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Automating Induction for Solving Horn Clauses

  • Hiroshi UnnoEmail author
  • Sho Torii
  • Hiroki Sakamoto
Conference paper
Part of the Lecture Notes in Computer Science book series (LNCS, volume 10427)

Abstract

Verification problems of programs in various paradigms can be reduced to problems of solving Horn clause constraints on predicate variables that represent unknown inductive invariants. This paper presents a novel Horn constraint solving method based on inductive theorem proving: the method reduces Horn constraint solving to validity checking of first-order formulas with inductively defined predicates, which are then checked by induction on the derivation of the predicates. To automate inductive proofs, we introduce a novel proof system tailored to Horn constraint solving, and use a PDR-based Horn constraint solver as well as an SMT solver to discharge proof obligations arising in the proof search. We prove that our proof system satisfies the soundness and relative completeness with respect to ordinary Horn constraint solving schemes. The two main advantages of the proposed method are that (1) it can deal with constraints over any background theories supported by the underlying SMT solver, including nonlinear arithmetic and algebraic data structures, and (2) the method can verify relational specifications across programs in various paradigms where multiple function calls need to be analyzed simultaneously. The class of specifications includes practically important ones such as functional equivalence, associativity, commutativity, distributivity, monotonicity, idempotency, and non-interference. Our novel combination of Horn clause constraints with inductive theorem proving enables us to naturally and automatically axiomatize recursive functions that are possibly non-terminating, non-deterministic, higher-order, exception-raising, and over non-inductively defined data types. We have implemented a relational verification tool for the OCaml functional language based on the proposed method and obtained promising results in preliminary experiments.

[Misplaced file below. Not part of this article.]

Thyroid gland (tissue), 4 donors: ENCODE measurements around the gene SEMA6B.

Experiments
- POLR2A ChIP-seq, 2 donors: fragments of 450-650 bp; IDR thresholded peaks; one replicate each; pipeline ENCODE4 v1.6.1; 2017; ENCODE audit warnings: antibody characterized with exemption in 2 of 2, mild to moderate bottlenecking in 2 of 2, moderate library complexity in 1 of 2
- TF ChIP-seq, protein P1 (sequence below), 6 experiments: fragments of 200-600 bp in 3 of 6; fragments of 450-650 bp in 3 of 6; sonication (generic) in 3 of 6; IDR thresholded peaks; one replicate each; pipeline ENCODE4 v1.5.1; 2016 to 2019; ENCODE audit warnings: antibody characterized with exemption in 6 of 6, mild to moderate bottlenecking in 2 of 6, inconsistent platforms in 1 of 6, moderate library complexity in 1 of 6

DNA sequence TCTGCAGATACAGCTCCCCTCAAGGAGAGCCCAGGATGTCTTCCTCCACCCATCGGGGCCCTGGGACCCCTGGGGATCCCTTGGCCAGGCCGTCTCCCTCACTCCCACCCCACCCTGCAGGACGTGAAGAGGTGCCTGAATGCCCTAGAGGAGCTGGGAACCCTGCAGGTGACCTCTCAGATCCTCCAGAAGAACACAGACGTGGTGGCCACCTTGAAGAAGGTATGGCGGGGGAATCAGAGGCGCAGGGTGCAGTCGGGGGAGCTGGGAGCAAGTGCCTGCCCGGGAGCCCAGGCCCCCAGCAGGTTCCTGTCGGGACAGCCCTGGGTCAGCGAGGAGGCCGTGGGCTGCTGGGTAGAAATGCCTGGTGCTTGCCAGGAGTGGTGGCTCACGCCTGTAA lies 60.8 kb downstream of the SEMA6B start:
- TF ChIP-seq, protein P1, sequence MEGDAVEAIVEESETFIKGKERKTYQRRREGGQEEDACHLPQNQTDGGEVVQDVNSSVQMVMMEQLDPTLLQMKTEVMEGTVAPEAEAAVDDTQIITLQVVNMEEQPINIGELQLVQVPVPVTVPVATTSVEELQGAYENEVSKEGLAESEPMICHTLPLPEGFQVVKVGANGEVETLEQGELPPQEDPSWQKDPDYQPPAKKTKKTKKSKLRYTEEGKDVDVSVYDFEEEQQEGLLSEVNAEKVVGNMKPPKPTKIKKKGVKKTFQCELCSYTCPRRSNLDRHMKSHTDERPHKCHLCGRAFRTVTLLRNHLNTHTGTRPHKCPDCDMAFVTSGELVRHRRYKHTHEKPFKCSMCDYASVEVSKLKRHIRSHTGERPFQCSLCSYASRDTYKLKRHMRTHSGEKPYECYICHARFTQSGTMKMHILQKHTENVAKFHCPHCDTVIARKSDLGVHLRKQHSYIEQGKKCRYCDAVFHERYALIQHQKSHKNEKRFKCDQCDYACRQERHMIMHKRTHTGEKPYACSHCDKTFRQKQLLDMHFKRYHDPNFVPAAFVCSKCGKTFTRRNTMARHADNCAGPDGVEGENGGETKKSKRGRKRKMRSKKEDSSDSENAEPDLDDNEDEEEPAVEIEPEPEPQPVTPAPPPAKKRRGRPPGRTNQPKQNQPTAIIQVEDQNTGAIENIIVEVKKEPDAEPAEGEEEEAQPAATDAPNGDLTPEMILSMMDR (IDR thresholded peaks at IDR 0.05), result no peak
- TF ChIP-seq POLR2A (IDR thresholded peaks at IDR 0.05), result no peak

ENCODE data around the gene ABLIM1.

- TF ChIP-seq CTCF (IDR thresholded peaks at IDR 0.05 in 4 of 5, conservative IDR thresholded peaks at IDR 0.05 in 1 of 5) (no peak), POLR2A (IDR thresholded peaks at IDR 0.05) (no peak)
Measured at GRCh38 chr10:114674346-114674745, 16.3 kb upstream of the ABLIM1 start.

Notes

Acknowledgments

We would like to thank Tachio Terauchi for useful discussions, and anonymous referees for their constructive comments. This work was partially supported by Kakenhi 16H05856 and 15H05706.

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Authors and Affiliations

  1. 1.University of TsukubaTsukubaJapan

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